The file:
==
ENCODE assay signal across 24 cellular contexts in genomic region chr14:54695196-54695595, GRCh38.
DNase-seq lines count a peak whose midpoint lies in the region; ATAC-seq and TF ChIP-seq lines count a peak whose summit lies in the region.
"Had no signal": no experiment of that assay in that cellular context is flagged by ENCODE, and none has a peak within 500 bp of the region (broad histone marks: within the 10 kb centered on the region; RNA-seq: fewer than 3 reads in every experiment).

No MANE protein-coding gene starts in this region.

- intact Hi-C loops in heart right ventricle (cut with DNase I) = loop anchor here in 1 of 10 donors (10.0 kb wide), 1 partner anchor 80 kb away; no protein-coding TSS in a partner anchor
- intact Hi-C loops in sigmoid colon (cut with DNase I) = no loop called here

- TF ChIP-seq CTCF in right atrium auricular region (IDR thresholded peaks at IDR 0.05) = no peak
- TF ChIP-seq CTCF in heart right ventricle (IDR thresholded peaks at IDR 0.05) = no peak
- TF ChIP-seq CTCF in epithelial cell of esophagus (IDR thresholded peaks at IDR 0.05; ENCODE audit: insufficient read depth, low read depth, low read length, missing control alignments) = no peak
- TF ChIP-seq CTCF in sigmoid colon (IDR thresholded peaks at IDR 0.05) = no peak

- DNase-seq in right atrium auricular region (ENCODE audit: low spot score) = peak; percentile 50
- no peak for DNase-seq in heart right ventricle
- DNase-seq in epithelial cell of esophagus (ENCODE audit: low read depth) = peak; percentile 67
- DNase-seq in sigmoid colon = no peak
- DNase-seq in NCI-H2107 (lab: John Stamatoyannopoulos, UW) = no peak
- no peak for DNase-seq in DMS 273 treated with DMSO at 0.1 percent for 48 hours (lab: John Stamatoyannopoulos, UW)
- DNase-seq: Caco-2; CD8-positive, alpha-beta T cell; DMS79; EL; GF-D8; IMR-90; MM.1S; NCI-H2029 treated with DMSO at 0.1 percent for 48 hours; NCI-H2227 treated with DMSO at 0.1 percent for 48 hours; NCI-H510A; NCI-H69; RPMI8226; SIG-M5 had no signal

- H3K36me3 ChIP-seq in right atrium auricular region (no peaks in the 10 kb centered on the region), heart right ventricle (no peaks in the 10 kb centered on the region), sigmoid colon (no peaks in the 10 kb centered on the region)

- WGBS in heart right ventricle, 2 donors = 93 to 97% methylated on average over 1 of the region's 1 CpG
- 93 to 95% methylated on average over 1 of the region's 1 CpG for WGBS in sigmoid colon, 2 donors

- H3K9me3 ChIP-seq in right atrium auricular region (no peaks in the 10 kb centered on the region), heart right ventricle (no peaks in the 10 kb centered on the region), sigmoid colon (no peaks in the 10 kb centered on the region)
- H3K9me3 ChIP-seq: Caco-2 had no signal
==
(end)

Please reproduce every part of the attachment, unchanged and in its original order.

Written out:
ENCODE assay signal across 24 cellular contexts in genomic region chr14:54695196-54695595, GRCh38.
DNase-seq lines count a peak whose midpoint lies in the region; ATAC-seq and TF ChIP-seq lines count a peak whose summit lies in the region.
"Had no signal": no experiment of that assay in that cellular context is flagged by ENCODE, and none has a peak within 500 bp of the region (broad histone marks: within the 10 kb centered on the region; RNA-seq: fewer than 3 reads in every experiment).

No MANE protein-coding gene starts in this region.

- intact Hi-C loops in heart right ventricle (cut with DNase I) = loop anchor here in 1 of 10 donors (10.0 kb wide), 1 partner anchor 80 kb away; no protein-coding TSS in a partner anchor
- intact Hi-C loops in sigmoid colon (cut with DNase I) = no loop called here

- TF ChIP-seq CTCF in right atrium auricular region (IDR thresholded peaks at IDR 0.05) = no peak
- TF ChIP-seq CTCF in heart right ventricle (IDR thresholded peaks at IDR 0.05) = no peak
- TF ChIP-seq CTCF in epithelial cell of esophagus (IDR thresholded peaks at IDR 0.05; ENCODE audit: insufficient read depth, low read depth, low read length, missing control alignments) = no peak
- TF ChIP-seq CTCF in sigmoid colon (IDR thresholded peaks at IDR 0.05) = no peak

- DNase-seq in right atrium auricular region (ENCODE audit: low spot score) = peak; percentile 50
- no peak for DNase-seq in heart right ventricle
- DNase-seq in epithelial cell of esophagus (ENCODE audit: low read depth) = peak; percentile 67
- DNase-seq in sigmoid colon = no peak
- DNase-seq in NCI-H2107 (lab: John Stamatoyannopoulos, UW) = no peak
- no peak for DNase-seq in DMS 273 treated with DMSO at 0.1 percent for 48 hours (lab: John Stamatoyannopoulos, UW)
- DNase-seq: Caco-2; CD8-positive, alpha-beta T cell; DMS79; EL; GF-D8; IMR-90; MM.1S; NCI-H2029 treated with DMSO at 0.1 percent for 48 hours; NCI-H2227 treated with DMSO at 0.1 percent for 48 hours; NCI-H510A; NCI-H69; RPMI8226; SIG-M5 had no signal

- H3K36me3 ChIP-seq in right atrium auricular region (no peaks in the 10 kb centered on the region), heart right ventricle (no peaks in the 10 kb centered on the region), sigmoid colon (no peaks in the 10 kb centered on the region)

- WGBS in heart right ventricle, 2 donors = 93 to 97% methylated on average over 1 of the region's 1 CpG
- 93 to 95% methylated on average over 1 of the region's 1 CpG for WGBS in sigmoid colon, 2 donors

- H3K9me3 ChIP-seq in right atrium auricular region (no peaks in the 10 kb centered on the region), heart right ventricle (no peaks in the 10 kb centered on the region), sigmoid colon (no peaks in the 10 kb centered on the region)
- H3K9me3 ChIP-seq: Caco-2 had no signal